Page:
With all of the priorities in schools and education today, what are the most important things that principals (new and veteran) should focus on? Reflecting upon my experience, and also drawing upon the work of Dr. Todd Whitaker, I have created a “short list” of focal points that will pay off in the short, and long, run. You may already have a short list, which are the things that need the most immediate and/or most intense attention. You might also have a long list, which are things that need to be addressed in the near future. For this blog, I will focus on the short list, which are items that are of increased importance. It is important to note that ‘short list’ items do not infer that these things are short in terms of time invested, nor that they are easy to do. However, I believe that these five things are somewhat like “power standards” for Common Core… they will continue to pay off in years to come. Some of these things are grounded in Dr. Whitaker’s book “What Great Principals Do Differently”, but they are mostly based on my own experiences as well.
1) Hire Great Teachers and Develop the Ones You’ve Got
This is so critically important. Dr. Whitaker says “what if every teacher in your building was like the best teacher in your building?” Schools would be destined to succeed. The best HR advice I could give new Principals is: Do not ‘settle’ for a mediocre candidate just to fill a vacancy. You will spend more time documenting a poor teacher than you will be interviewing to get a great one.
As for the teachers already in your building, develop their skills, delegate leadership tasks to them and depend on them to do great things, while you hold them accountable. Developing leadership capacity in the school is something that will pay dividends in many aspects, and for a long time. We excel at what we lead… it’s just another way of saying we learn what we teach.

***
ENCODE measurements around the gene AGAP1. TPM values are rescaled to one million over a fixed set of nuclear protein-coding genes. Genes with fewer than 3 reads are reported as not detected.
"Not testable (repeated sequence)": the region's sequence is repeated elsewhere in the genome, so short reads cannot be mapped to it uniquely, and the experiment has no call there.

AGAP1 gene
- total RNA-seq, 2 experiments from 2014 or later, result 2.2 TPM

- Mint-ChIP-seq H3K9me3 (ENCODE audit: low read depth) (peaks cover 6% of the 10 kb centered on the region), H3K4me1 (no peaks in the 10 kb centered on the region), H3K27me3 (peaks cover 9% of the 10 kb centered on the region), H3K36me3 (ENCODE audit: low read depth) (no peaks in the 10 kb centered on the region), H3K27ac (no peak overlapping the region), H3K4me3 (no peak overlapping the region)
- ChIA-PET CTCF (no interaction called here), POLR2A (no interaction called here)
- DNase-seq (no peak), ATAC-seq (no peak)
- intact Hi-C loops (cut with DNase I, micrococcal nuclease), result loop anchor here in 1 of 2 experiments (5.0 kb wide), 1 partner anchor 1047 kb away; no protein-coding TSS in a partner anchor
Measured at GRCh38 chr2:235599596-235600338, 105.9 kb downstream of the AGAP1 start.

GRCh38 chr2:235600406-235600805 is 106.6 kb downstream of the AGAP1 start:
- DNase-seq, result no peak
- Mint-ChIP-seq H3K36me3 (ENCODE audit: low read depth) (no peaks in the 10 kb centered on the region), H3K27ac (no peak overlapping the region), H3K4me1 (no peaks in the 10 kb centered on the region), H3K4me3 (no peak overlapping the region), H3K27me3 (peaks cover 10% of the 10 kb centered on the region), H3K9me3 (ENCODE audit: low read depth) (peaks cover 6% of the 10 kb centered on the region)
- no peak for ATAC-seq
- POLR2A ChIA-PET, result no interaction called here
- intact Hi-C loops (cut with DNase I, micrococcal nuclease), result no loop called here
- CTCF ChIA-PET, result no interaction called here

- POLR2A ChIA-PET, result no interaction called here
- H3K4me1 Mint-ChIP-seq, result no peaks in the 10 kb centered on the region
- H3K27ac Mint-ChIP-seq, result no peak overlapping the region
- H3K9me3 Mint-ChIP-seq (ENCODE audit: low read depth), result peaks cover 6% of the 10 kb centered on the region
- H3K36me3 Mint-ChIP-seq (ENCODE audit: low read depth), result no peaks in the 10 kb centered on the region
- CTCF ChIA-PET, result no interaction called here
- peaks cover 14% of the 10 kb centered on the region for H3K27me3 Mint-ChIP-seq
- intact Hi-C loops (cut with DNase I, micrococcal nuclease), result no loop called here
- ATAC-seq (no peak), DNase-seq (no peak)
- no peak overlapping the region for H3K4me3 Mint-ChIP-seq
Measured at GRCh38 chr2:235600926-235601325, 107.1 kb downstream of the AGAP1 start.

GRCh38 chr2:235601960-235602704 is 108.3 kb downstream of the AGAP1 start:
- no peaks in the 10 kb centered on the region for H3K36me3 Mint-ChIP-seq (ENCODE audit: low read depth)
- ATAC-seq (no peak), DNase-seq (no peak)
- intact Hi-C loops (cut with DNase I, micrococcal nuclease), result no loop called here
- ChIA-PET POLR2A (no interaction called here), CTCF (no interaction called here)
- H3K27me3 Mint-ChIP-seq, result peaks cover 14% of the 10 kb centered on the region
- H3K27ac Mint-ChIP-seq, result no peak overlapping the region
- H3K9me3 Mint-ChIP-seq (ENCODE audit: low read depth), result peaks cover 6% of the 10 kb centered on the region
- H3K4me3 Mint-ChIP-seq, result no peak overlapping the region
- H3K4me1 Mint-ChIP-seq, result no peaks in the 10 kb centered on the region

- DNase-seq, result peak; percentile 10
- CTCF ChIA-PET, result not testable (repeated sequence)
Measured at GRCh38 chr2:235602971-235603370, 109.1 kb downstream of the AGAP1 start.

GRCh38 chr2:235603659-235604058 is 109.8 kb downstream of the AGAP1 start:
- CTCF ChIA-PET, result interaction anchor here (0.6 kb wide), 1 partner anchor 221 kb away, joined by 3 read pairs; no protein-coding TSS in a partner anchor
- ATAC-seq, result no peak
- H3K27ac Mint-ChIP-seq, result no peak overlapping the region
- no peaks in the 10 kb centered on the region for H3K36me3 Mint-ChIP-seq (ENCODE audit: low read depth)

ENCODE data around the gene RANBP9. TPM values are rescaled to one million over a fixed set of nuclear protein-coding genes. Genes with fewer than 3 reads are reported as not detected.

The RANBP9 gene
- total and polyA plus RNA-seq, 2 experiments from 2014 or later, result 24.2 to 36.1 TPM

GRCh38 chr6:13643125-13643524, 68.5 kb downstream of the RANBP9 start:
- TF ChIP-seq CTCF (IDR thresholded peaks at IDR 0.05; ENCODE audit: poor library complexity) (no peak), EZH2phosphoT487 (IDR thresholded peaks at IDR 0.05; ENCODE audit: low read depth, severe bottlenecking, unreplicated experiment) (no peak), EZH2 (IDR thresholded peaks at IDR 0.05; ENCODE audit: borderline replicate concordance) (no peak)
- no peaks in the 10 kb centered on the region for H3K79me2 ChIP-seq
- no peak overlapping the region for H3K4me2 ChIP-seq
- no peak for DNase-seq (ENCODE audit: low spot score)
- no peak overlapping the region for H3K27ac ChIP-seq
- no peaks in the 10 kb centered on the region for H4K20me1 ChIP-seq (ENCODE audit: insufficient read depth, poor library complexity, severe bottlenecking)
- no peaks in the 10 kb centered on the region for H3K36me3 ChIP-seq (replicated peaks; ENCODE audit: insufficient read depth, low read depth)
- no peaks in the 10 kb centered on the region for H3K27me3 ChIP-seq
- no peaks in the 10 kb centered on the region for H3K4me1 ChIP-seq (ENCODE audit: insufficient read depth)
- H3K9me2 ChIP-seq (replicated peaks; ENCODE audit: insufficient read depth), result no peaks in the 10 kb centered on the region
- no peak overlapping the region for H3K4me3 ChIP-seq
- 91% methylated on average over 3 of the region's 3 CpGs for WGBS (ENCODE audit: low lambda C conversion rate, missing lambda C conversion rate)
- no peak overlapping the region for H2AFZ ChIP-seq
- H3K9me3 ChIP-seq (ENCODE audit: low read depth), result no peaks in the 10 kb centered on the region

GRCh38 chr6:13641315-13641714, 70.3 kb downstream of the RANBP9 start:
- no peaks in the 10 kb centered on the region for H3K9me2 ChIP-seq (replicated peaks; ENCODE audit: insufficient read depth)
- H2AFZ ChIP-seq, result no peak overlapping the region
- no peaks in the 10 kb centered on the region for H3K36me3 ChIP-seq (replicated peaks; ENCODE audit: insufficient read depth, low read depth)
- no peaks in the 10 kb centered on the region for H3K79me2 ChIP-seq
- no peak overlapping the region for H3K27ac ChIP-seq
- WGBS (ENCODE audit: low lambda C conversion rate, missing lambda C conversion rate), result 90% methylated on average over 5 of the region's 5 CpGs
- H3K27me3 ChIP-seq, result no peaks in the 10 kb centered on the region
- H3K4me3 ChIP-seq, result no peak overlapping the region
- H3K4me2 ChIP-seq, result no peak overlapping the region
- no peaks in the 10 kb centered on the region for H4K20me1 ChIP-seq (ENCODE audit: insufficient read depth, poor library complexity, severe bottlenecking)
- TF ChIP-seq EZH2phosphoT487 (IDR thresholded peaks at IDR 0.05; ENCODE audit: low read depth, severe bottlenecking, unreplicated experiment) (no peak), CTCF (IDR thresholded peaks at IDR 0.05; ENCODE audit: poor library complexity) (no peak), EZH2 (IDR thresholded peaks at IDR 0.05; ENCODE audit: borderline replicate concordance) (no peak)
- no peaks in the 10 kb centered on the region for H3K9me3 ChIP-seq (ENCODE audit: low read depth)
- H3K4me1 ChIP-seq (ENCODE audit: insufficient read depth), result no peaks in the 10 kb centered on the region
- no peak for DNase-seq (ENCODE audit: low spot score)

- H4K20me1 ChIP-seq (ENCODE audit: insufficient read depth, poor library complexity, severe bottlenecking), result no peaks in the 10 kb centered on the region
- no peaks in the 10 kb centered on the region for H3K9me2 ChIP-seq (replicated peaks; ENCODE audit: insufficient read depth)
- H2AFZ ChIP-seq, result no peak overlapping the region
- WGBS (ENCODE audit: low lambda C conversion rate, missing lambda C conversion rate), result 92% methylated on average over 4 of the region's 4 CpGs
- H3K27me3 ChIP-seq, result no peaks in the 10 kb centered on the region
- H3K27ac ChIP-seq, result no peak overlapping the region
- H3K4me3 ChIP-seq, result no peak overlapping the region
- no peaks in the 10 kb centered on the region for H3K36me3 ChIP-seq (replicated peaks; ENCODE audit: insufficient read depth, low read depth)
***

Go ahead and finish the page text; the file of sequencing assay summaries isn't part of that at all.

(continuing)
2) Monitor the Alignment of Curriculum, Instruction, and Assessment
This is time-consuming, and not all principals come with a background in teaching. Fortunately, I do have that background in both teaching and curriculum leadership, and it is very useful to know how to observe that in the classroom. If you do not have a teaching background, attend a workshop or an institute or take a graduate level class in curriculum supervision. Great teachers teach specific curricular objectives in the way that is most instructionally relevant and then assess in a variety of ways to make sure learning can be transferred. Take the curriculum with you during walkthroughs, require lesson plans and view assessments.
3) Connect with your Parent Community
When parents see you as a welcoming and calming force, you are sure to see benefits long-term. When difficult decisions have to be made that parents are unhappy about, it is easier to swallow if they already perceive you to be open, caring and rational.
4) Identify Your Best Teachers and Utilize Their Strengths
Putting the right people in the right seat on the bus (we are talking adults here) is very important. Facilitate some professional development as in-house, teacher-led PD. As I do walkthroughs or observations, I take note of certain strengths. Then I use those as needed to impact instruction school-wide. Some teachers may be asked to lead a professional development activity with staff…teachers have buy-in with their colleagues and it gives them praise in front of their colleagues. Last year, I asked teachers with strengths in a subject to help tutor struggling students not assigned to them. Although some of the receiving teachers felt uncomfortable accepting the assistance, in the long-run, it paid off. Students received the interventions needed, and it highlighted professionals in our own building who can offer new ways to make an impact. It will also push others to work up to that level.
5) Provide Timely and Specific Feedback
This is true for our communications with teachers, parents, central office staff and all stakeholders. If people feel like you are ignoring them, they lose both respect and direction. Nothing is more frustrating that the stereotype that principals do not return phone calls and emails in a timely fashion. It is our job to ensure that we are providing both timely and constructive communications. This applies to the specificity of feedback given to teachers and the quality of information given to parents. Have ‘Crucial Conversations’ when needed (there is a great book on this, entitled “Crucial Conversations).” The message you communicate is determined mostly by, your tone and nonverbal cues, what you say, and when and how often you say it. Refining your communications skills is one of the most important things you will do as a leader of a large organization.
For more information or to collaborate around improving school culture, contact Jessica Bohn at firstname.lastname@example.org or www.jessicabohn.com. Jessica Bohn is currently an Independent Consultant & Contractor and ASCD Faculty, who was a 2012 ASCD Emerging Leader, has been published in Educational Leadership and previously led ASCD committees. Jessica has served as an award-winning Principal, District Director & Coordinator, Associate Director, Assistant Principal and Teacher in North Carolina.